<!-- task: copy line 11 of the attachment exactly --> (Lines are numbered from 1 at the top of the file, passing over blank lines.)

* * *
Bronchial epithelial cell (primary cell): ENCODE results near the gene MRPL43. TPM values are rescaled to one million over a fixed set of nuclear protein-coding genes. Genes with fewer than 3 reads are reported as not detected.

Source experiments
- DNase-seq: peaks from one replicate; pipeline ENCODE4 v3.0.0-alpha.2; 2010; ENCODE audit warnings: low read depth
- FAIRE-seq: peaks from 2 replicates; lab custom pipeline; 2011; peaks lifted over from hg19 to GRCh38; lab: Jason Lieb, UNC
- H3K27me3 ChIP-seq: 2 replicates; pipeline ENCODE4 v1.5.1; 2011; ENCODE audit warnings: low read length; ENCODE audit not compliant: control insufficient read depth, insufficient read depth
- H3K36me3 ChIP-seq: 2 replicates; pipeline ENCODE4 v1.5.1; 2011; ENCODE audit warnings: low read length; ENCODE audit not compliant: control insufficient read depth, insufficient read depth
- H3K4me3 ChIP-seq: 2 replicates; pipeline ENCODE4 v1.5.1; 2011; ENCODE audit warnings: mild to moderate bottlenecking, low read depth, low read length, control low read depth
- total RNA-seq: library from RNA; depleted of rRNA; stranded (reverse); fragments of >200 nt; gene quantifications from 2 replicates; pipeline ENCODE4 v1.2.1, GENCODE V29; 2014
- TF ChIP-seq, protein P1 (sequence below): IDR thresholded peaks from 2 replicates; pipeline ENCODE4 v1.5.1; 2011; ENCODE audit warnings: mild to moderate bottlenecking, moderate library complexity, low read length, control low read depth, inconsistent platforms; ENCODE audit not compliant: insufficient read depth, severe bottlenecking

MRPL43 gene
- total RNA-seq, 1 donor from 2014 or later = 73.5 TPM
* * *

- total RNA-seq, 1 donor from 2014 or later = 73.5 TPM